What we’re getting at here are raw or marinated fish dishes, served as a main course. These dishes are gaining steam even away from the coastal regions where raw fish is an old tradition, partly because the US is ever-hungry for new and more exotic foods, but also because raw is an excellent way to appreciate high-quality seafood. These dishes came about as a way to celebrate and make use of the local catch, and have taken on different characters based on the different fish caught in different parts of the world. Eating a raw fish dish is a way to really see and taste what it’s like to live along a certain coast.

That said, there is, as with any seafood dish, a high risk of eating something you shouldn’t. In general, you should opt for pretty high-quality stuff here, to avoid the risk of food poisoning (which, to be fair, is a lower risk than you might think). But even more, you should be careful not to eat certain species of fish. Seafood Watch, run by the Monterey Bay Aquarium, is the leading resource for learning about fish—you’d be surprised how many common species (bluefin tuna, for example) you should just…never, ever eat. Anyway, here’s our list!

Ceviche

Most associated with the coastal region of Peru, ceviche has spread to most of Latin America and even up into North America. At its core, ceviche consists of raw seafood marinated in strong citrus juice. The variety of seafood, type of citrus, length of marination, and garnishes (often herbs, vegetables, and chiles) vary considerably based on where the ceviche comes from; a Mexican ceviche may have little in common with a Peruvian ceviche. Types of seafood often include shrimp, squid, white fish like sea bass, and shark. Often it’s served with something crunchy, like fried green plantains, popcorn, or fried tortillas. Occasionally it’s mixed with tomato sauce or even ketchup. In Peru, the marinade itself is incredibly acidic, salty, and spicy, and is sometimes served in a shot glass before the meal. This is called leche de tigre, which mean’s “tiger’s milk.”

Sashimi

Sashimi is a very old Japanese preparation, and one of the seemingly simplest. The dish consists of carefully sliced raw fish (and occasionally meat) that’s not typically marinated and often served with no sauce and minimal garnishes. Unlike other raw fish dishes, sashimi is not preserved with acid or smoke, but given a slight extension in shelf-life due to the method with which the fish is killed, a spike through the brain known as ike jime. (Sushi, for what it’s worth, refers to the vinegared rice and not the fish; any topping with sushi rice is considered sushi.) Common fish for sashimi include salmon, tuna, squid, mackerel, and sea urchin. The Korean dish hoe, when it includes seafood, is extremely similar and differs only in that it is usually served with a sauce (soy, chili paste, that kind of thing).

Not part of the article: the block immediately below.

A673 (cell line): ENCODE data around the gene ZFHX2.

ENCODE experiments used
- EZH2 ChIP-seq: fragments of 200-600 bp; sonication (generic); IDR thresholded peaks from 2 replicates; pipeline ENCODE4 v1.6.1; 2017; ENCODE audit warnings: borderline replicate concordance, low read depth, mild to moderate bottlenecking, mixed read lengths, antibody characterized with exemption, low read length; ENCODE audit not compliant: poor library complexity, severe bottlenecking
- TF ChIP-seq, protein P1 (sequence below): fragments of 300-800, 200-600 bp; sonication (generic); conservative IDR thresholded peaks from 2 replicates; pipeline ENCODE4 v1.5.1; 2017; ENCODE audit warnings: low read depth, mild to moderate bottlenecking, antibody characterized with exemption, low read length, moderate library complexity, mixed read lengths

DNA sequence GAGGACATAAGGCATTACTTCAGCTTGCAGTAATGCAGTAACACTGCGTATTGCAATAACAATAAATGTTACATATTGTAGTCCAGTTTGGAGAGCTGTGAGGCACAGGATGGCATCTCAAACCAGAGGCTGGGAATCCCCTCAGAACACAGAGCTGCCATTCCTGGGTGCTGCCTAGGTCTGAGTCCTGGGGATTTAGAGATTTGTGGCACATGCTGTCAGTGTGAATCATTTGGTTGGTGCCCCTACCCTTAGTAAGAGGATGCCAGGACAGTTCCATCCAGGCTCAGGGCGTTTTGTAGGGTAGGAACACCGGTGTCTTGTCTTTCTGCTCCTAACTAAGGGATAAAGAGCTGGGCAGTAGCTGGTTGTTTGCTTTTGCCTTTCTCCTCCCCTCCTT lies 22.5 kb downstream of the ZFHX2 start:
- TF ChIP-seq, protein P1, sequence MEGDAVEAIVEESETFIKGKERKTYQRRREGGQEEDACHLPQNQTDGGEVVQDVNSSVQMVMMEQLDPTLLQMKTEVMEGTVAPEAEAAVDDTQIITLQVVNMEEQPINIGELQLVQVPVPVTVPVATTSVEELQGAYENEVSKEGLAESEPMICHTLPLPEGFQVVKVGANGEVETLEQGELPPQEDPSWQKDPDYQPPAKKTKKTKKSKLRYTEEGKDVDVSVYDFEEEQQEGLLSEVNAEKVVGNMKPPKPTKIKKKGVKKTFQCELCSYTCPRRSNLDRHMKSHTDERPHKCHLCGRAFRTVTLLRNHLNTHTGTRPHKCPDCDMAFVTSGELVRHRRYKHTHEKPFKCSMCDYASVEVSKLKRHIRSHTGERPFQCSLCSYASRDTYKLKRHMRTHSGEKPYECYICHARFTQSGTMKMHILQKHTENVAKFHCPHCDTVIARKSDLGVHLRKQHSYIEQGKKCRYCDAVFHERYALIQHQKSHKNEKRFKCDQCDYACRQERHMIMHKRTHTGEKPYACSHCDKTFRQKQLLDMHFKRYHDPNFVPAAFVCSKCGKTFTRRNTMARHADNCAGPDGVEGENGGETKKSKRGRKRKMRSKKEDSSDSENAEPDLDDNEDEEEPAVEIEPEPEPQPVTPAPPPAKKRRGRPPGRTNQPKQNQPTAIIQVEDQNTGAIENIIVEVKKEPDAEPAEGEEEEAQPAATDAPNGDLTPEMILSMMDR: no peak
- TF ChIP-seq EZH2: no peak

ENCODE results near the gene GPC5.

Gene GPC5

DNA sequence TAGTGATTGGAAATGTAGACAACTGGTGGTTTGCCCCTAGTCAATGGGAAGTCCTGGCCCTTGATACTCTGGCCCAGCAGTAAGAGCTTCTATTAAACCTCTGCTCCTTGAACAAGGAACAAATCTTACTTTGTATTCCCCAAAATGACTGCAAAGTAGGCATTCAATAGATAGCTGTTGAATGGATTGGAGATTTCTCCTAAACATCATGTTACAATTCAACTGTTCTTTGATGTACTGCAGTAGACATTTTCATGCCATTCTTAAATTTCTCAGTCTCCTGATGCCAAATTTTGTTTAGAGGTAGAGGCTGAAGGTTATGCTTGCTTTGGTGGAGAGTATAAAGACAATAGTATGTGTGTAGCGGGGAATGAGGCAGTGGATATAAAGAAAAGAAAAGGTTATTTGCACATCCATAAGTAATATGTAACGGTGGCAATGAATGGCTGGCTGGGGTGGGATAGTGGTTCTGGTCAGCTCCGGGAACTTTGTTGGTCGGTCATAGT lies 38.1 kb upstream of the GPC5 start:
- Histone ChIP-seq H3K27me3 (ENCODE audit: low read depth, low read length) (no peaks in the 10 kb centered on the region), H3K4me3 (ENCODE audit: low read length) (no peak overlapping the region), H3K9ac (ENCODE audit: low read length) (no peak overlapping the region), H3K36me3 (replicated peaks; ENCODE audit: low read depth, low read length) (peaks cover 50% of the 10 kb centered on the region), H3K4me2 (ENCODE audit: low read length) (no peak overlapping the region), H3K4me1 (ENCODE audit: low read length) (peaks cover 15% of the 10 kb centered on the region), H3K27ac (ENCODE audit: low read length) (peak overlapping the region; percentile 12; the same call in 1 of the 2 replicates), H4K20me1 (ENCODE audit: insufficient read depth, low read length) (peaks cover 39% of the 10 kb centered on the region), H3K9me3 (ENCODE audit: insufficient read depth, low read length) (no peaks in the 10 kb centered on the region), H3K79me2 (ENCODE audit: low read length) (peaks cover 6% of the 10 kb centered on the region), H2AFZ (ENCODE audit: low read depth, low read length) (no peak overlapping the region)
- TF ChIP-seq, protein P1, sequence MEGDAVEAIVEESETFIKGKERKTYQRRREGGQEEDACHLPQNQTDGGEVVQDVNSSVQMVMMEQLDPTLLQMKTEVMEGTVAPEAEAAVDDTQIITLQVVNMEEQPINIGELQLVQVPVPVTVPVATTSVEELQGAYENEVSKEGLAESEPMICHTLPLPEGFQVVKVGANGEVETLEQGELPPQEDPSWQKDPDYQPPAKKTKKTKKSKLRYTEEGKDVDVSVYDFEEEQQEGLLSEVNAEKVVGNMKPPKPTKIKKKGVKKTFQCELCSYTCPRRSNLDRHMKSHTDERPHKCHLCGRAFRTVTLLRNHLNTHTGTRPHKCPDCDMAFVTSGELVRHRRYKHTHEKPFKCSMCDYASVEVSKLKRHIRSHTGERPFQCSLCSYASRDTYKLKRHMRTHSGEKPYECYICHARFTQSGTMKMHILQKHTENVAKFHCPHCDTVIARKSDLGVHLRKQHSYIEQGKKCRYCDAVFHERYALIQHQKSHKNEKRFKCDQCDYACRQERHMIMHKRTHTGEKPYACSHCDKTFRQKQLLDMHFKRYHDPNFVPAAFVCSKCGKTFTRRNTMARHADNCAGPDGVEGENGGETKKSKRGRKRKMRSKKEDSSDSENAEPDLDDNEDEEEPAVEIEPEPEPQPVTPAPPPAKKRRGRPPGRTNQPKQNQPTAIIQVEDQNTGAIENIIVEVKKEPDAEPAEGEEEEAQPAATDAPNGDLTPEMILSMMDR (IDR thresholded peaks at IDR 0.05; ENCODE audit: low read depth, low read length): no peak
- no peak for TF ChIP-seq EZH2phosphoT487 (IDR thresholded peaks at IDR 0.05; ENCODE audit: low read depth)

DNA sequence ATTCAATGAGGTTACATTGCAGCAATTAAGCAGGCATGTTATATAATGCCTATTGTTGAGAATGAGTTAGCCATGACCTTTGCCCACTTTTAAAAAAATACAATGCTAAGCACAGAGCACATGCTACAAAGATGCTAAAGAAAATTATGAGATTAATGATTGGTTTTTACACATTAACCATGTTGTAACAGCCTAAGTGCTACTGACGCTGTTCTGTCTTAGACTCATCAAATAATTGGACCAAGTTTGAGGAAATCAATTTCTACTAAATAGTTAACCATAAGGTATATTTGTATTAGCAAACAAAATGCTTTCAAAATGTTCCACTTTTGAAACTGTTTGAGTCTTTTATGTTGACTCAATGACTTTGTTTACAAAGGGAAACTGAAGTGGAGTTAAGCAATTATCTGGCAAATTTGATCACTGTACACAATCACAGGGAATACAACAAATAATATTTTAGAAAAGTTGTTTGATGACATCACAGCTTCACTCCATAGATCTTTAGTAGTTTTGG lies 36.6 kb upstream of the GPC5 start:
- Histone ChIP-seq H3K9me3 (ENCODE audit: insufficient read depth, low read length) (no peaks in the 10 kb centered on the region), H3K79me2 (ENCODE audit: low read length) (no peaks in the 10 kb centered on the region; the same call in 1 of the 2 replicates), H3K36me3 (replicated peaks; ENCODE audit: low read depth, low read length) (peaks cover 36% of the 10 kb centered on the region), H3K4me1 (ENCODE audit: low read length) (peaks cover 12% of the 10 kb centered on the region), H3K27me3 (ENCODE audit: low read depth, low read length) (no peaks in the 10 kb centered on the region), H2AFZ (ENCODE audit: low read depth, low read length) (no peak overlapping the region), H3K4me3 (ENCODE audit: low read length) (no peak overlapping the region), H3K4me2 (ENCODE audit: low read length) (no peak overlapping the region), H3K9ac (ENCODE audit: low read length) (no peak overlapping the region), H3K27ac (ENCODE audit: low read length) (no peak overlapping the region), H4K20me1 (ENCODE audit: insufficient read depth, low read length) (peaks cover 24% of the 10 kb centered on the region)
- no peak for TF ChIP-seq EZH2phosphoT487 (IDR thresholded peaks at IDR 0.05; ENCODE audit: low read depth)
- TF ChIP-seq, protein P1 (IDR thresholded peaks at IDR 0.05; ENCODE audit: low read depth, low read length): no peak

Poke

A sort of hybrid ceviche/sashimi dish, the Hawaiian poke (POH-kay) is, these days, usually a bowl of cubed raw fish, sometimes served over rice, in a sauce. Most commonly it’s dressed with soy sauce, seaweed, and sesame oil, but it’s not uncommon to see Japanese mayonnaise, wasabi, hot sauce (often Sriracha), onions, avocado, or basically anything else in poke. It’s a fairly young dish; raw fish has been eaten by Hawaiians for centuries, but the dish recognizable as poke dates back perhaps to the late 19th century. It’s also one informed by immigrants, so poke is a particularly fluid dish. On the US mainland, the word “poke” tends to be used to refer to any dish of cubed raw fish in a bowl.

Tartare

Traditionally a French dish consisting of minced raw beef, seasoned heavily, and often served with a raw egg yolk, the basic preparation has been extended out to other proteins. Tuna tartare is perhaps the most common: It’s also a mound of finely chopped raw flesh, seasoned with basically anything, and served with something to put it on, like toast. Tuna tartare dates to the 1970s at a restaurant called Le Duc, in Paris.

Kinilaw

Ceviche, Poke, Crudo, Carpaccio: Your Guide To Raw Fish Dishes Around The World
By Dan Nosowitz on February 4, 2016

Mmmmm, delicious ceviche.y6y6y6, Flickr
Most seafood-heavy cultures have figured out that you don't need heat to eat fish and shellfish. The latest: the Hawaiian dish poke, which after a few years of trendiness out on the west coast has officially breached New York City's borders.

Given that this list is inspired by the poke-craze, we should narrow our criteria down a bit. Merely the absence of heat doesn’t necessarily qualify a dish for inclusion on this list; lox, gravlax, and nova, for example, are brined and/or cold-smoked to cure them, but are typically eaten as an appetizer, rather than a main course. Escabeche (or the Caribbean version, escovitch), appears very similar to a ceviche, but is typically cooked, either fried or poached, which disqualifies it. Crudo and carpaccio, too, aren’t really dishes, but more just adjectives meaning “raw”: They can refer to any protein served in any way.

What we’re getting at here are raw or marinated fish dishes, served as a main course. These dishes are gaining steam even away from the coastal regions where raw fish is an old tradition, partly because the US is ever-hungry for new and more exotic foods, but also because raw is an excellent way to appreciate high-quality seafood. These dishes came about as a way to celebrate and make use of the local catch, and have taken on different characters based on the different fish caught in different parts of the world. Eating a raw fish dish is a way to really see and taste what it’s like to live along a certain coast.